A murderous mother-to-be gets her Prevenge
by Camillo De Marco
- VENICE 2016: The opening film of the Critics’ Week is a grotesque and disturbing feminist psycho-thriller written, directed and performed by Alice Lowe
“Sweet is revenge – especially to women,” wrote Lord Byron. And what about children still safely cocooned in their mothers’ bellies? In fact, seeking revenge is exactly what the unborn child gestating in the womb of Ruth, the lead character in Prevenge [+see also:
film profile] – the opening title of the Venice Film Festival's International Critics’ Week – is intent on doing. The film, whose title is a play on a portmanteau of “pregnancy” and “revenge”, is a grotesque and unsettling feminist psycho-thriller written, directed and performed by Alice Lowe, who played Tina in the comedy-horror Sightseers [+see also:
interview: Ben Wheatley
film profile] and was especially popular in the cult Channel 4 series Garth Marenghi’s Darkplace; it was produced by British outfit Western Edge Picture.
Lowe, with her blue-grey, wild-eyed gaze, manages to be highly amusing and disturbing at the same time. She filmed Prevenge while she was seven months pregnant. The levels of hormones rushing through a woman’s body at that time can lead to vivid, “almost psychedelic” experiences, as Lowe told The Guardian in an interview in the run-up to the festival. And this was the director’s starting point for her debut film: feeling euphoric one day, and low the next. “I wanted to make something that showed pregnancy as this vivid, almost sci-fi experience. I wanted that with the music, imagery, the brightness.” (Ryan Eddleston took care of the movie’s cinematography.)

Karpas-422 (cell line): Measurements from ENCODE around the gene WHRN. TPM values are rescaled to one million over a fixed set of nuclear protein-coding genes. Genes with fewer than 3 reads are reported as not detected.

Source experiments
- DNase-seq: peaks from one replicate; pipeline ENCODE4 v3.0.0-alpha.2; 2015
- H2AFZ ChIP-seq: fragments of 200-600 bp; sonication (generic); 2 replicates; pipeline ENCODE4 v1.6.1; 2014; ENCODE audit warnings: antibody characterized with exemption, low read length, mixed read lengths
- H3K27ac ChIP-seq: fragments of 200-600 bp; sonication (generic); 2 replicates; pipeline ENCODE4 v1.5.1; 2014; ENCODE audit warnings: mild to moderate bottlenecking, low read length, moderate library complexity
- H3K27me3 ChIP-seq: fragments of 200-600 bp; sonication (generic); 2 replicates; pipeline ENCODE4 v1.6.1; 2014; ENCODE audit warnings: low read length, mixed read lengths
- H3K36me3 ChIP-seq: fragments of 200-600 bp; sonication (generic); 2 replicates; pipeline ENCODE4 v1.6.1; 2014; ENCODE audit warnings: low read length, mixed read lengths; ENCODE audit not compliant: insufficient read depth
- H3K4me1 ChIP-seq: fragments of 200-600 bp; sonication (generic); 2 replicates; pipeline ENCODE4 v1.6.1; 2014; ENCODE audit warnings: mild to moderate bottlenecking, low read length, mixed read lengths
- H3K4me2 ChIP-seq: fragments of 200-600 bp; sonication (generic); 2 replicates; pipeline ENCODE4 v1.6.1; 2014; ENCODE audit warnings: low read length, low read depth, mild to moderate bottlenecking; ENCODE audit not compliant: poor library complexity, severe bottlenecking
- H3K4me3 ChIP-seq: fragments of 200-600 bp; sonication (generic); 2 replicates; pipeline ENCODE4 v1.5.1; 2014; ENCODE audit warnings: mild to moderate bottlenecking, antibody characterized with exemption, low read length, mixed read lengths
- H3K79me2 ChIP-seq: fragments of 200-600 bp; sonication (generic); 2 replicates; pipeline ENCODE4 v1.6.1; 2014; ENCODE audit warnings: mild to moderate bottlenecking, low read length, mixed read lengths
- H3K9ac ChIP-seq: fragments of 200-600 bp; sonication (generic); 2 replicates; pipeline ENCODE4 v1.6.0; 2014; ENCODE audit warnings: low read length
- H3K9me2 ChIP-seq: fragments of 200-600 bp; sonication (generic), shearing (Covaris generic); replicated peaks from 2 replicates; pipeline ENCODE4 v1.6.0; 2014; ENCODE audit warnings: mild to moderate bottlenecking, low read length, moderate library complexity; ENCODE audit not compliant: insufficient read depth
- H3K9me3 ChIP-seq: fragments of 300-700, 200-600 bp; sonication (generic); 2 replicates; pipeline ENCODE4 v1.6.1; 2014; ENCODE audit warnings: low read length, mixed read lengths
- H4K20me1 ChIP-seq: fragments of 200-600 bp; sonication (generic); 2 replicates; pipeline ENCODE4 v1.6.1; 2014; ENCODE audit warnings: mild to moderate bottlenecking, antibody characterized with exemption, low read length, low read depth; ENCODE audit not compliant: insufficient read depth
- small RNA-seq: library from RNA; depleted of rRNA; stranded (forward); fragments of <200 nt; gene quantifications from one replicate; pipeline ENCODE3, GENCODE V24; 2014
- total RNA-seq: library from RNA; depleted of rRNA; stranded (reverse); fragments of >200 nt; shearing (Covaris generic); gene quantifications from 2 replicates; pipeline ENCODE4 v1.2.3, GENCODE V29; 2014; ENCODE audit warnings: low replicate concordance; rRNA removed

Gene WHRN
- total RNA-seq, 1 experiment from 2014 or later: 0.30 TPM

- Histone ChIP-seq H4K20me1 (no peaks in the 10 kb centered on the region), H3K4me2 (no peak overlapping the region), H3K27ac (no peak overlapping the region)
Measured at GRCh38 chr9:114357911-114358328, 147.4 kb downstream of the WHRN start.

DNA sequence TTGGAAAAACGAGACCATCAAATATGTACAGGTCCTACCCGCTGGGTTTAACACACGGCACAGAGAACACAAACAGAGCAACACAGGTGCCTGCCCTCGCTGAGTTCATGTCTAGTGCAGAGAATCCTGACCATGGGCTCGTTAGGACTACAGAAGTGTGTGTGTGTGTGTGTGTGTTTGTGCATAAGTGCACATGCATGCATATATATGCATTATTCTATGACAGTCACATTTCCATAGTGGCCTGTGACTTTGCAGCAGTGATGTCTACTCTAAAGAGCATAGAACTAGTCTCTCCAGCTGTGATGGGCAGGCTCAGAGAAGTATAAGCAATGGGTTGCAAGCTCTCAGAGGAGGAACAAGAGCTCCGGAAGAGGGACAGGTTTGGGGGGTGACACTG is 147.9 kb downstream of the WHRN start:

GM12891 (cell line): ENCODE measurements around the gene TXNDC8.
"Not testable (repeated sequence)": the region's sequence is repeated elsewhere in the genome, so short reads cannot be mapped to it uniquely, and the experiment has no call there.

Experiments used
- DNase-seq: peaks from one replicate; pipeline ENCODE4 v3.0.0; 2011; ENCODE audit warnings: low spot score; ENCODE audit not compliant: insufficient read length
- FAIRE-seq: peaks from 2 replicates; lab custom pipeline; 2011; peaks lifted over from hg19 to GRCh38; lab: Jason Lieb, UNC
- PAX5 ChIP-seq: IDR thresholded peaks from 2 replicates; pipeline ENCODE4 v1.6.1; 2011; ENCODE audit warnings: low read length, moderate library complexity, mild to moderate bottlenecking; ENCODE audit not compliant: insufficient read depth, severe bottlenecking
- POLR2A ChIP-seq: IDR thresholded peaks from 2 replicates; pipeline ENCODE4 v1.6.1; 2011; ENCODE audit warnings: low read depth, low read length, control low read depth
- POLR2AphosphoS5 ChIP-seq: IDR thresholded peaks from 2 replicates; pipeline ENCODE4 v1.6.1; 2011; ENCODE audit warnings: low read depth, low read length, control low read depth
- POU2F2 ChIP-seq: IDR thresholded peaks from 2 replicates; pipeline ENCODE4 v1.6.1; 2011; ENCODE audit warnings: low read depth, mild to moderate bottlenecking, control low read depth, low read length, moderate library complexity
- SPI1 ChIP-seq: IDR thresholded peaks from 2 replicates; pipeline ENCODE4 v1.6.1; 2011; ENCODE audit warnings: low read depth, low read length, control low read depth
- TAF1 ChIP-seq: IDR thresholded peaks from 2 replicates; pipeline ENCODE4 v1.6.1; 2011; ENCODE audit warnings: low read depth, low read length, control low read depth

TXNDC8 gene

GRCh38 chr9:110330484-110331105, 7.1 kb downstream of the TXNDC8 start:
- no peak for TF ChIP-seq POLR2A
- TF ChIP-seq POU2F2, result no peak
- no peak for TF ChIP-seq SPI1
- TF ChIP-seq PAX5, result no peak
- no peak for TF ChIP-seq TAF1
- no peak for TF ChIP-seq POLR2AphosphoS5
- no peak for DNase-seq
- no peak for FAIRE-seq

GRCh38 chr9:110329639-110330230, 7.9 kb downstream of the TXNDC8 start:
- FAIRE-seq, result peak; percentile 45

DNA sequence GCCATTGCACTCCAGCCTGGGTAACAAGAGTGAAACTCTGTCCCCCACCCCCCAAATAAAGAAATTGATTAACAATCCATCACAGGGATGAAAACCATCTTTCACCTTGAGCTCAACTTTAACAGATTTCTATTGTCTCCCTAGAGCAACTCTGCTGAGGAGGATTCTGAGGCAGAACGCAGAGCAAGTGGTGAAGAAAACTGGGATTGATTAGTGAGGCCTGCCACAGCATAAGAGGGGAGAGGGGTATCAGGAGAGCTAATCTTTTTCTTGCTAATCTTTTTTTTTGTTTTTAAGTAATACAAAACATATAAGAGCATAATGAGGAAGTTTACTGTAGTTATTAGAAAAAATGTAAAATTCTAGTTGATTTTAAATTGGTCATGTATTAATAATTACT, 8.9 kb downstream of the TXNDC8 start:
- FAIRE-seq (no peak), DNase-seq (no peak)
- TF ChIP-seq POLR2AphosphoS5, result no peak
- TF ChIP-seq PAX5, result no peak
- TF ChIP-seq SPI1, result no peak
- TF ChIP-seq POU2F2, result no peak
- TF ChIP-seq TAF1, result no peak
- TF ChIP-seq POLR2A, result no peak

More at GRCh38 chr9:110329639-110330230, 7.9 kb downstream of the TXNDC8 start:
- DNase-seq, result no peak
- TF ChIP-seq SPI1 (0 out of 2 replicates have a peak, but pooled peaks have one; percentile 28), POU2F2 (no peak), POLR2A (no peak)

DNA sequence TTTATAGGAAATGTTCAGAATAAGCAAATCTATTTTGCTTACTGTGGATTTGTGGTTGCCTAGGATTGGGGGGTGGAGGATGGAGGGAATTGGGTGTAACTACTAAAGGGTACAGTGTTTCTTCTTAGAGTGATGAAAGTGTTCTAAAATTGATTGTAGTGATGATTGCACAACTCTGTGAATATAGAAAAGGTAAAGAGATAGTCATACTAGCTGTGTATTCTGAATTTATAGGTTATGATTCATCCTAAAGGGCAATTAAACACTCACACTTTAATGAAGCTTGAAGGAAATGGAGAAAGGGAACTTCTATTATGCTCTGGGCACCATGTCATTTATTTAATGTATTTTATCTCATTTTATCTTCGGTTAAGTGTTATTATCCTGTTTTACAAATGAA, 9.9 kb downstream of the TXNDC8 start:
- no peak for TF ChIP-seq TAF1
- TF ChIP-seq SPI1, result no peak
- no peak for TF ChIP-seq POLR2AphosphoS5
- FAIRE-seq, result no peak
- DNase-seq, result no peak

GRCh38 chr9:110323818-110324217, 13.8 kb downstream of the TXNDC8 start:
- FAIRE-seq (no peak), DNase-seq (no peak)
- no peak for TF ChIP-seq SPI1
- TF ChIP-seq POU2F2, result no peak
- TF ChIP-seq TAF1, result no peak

And so Lowe wrote the screenplay in a couple of weeks and filmed it over 11 days over the course of three weeks, coming up with a bizarre story: a woman kills people by slitting their throats with a huge knife, in order to avenge the death of her husband, who was the victim of a mountain-climbing accident (she suspects that the instructor sacrificed the father to save the rest of the roped party). But it is in fact her unborn baby girl who is ordering her to do all this, with her tiny, chilling voice: "They say babies are sweet, but I’m livid!" For that matter, it’s actually her obstetrician who backs this up by reminding her: "Women expecting a child have no control over their body; it’s the kids who decide." While the score by Toydrum (Pablo Clements and James Griffiths, ex-UNKLE) plays in the background, Ruth accomplishes her murderous missions and then jots down in one of her notebooks peppered with doodles and clippings: “ONE DOWN.”
"Women can also be ruthless," and they can therefore also receive a death sentence, as occurs during the hilarious and macabre encounter with the manager played by magnificent Scottish actress Kate Dickie. At the end of the day, British dark humour flows through this film like blood, as if the entire Monty Python gang were all being kept in just one head, and what’s more, the head of a woman – a total one-woman band.
(Translated from Italian)